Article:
Marilyn Skillender was picking through the pile of her belongings at the curb of her home about two blocks from the ocean in Point Pleasant Beach, worrying about the next storm. She instantly flashed back to a December 1992 nor’easter that pummeled the Jersey shore over two days with widespread flooding and property damage. Her house was inundated in that storm, too.

“Our defenses are down now,” she said. “As bad as last week was, if we get new damage, where are they gonna put all the new stuff that’s wrecked? If this debris starts floating around, how will we be able to move? All that sand they plowed away, if it comes back again, I don’t even want to think about it.”

Jim Mauro was one of the few professing not to be overly concerned about the impending nor’easter. A house he owned in Mantoloking was literally wiped off the map by Sandy last week. It wound up in Barnegat Bay.

“What more can it do?” he asked. “I mean, the house is literally gone, right down to the bare sand where it used to be.”

 

1
Text Only
National News
  • Salmonella decline seen in food poisoning report

    The government’s latest report card on food poisoning shows a dip in salmonella cases but an increase in illnesses from bacteria in raw shellfish.

    April 18, 2014

  • Judge in gay marriage case asks pointed questions

    A judge in Colorado who will play a pivotal role deciding whether gays should be allowed to wed in the United States asked pointed questions Thursday about whether Oklahoma can legally ban the unions.

    April 17, 2014

  • Obama shows skepticism on Russia in Ukraine

    President Barack Obama conveyed skepticism Thursday about Russian promises to de-escalate a volatile situation in Ukraine, and said the United State and its allies are ready to impose fresh sanctions if Moscow doesn’t make good on its commitments.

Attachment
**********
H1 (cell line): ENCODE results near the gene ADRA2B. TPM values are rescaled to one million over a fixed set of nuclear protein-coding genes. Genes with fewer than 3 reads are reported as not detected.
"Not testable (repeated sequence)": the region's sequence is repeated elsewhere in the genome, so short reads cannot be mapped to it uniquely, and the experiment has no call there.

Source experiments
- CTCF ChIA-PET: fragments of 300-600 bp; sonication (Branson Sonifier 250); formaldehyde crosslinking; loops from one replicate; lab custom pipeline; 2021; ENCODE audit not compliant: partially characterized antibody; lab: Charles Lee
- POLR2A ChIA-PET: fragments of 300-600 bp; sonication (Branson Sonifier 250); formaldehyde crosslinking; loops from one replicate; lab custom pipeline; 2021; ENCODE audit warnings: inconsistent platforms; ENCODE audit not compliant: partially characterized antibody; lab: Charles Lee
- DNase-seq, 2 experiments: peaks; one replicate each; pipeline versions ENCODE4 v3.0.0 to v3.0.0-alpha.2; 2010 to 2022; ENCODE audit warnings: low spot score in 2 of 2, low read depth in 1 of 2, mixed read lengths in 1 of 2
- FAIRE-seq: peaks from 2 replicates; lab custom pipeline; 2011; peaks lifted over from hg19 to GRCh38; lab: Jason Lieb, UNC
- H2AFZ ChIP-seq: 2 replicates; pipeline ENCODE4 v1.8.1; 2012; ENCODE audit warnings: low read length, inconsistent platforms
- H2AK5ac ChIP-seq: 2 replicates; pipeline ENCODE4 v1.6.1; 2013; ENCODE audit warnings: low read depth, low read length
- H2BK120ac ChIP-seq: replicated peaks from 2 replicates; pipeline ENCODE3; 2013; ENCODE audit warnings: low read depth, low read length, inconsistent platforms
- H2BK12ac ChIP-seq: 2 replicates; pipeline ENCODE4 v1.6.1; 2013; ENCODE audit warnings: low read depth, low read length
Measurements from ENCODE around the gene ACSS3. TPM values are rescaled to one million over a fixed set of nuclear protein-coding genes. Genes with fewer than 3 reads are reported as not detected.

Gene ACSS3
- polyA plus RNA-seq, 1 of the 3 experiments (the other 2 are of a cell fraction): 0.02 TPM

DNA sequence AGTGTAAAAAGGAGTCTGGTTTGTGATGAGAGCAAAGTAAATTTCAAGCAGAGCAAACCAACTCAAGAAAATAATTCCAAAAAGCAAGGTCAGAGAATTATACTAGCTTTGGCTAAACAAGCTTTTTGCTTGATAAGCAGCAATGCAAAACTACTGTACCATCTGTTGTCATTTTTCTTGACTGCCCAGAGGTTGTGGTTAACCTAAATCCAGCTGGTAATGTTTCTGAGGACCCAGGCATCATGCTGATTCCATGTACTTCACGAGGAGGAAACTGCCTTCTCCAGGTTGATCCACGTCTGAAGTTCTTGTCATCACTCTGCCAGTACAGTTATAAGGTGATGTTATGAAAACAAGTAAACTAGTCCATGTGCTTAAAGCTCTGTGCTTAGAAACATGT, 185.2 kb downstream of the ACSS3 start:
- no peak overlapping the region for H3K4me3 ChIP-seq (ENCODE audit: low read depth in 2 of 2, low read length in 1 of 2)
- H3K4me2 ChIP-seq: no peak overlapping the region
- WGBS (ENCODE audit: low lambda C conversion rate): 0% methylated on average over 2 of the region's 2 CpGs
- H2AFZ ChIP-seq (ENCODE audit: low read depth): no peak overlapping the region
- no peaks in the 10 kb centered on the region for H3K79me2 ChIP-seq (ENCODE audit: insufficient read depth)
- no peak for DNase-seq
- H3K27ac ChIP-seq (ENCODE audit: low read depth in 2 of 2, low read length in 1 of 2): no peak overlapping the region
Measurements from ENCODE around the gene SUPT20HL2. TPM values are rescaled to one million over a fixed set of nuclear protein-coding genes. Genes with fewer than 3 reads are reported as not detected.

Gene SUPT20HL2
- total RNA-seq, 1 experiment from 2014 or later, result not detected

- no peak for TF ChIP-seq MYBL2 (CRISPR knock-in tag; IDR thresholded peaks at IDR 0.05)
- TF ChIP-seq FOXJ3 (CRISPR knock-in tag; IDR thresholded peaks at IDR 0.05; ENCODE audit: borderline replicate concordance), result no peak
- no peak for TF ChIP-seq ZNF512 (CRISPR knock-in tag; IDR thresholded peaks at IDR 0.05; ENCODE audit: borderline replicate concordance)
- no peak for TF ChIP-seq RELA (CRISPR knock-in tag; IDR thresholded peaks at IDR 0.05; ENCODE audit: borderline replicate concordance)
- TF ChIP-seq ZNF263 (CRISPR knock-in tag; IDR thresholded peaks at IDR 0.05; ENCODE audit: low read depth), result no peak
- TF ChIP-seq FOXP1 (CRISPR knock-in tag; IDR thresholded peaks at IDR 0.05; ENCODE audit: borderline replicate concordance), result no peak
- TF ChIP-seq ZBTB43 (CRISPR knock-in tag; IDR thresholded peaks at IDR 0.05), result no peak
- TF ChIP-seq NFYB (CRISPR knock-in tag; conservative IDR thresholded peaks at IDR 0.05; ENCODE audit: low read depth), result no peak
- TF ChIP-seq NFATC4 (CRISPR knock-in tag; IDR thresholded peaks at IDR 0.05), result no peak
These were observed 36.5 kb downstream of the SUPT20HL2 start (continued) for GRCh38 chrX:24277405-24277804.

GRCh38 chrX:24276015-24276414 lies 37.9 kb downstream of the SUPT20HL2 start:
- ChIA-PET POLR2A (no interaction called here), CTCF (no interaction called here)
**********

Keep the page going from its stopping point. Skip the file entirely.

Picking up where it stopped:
April 17, 2014

  • Cyber cops: Target hackers may take years to find

    Secret Service investigators say they are close to gaining a full understanding of the methods hackers used to breach Target’s computer systems last December.

    April 17, 2014

  • Court to weigh challenge to ban on campaign lies

    As political campaigns begin to heat up, the Supreme Court is deciding whether false accusations and mudslinging made during an election can be punished as a crime.

    April 16, 2014

  • Auto Show Nissan Hot _Cast.jpg Hot models at this year’s New York Auto Show

    With more than 1 million visitors annually, the New York International Auto Show is one of the most important shows for the U.S. auto industry.

    April 16, 2014 3 Photos

  • Transportation Blues 2.jpg Congress is giving states the transportation blues

    On the road in a tour bus this week, the U.S. transportation secretary is spreading some bad news: the government’s Highway Trust Fund is nearly broke.

    April 15, 2014 2 Photos

  • Report: Russia withheld intel before Boston attack

    A yearlong review of information the U.S. intelligence community had prior to the Boston Marathon bombing found that the investigation could have been more thorough.

    April 11, 2014

  • Obama Health Secretary.jpg Obama announces Sebelius resignation, successor

    President Barack Obama praised outgoing Health and Human Secretary Kathleen Sebelius for helping to steer his health care law’s comeback after a rocky rollout, even as he nominated a successor aimed at helping the White House move past the political damage.

    April 11, 2014 1 Photo

  • Police seek driver in deadly Florida day care crash

    As mourners trickled by Thursday to honor the 4-year-old girl who was killed and 14 others injured in a crash at a Florida day care, authorities scoured the state for the driver they said fled in the vehicle that caused the fatal wreck.

    April 10, 2014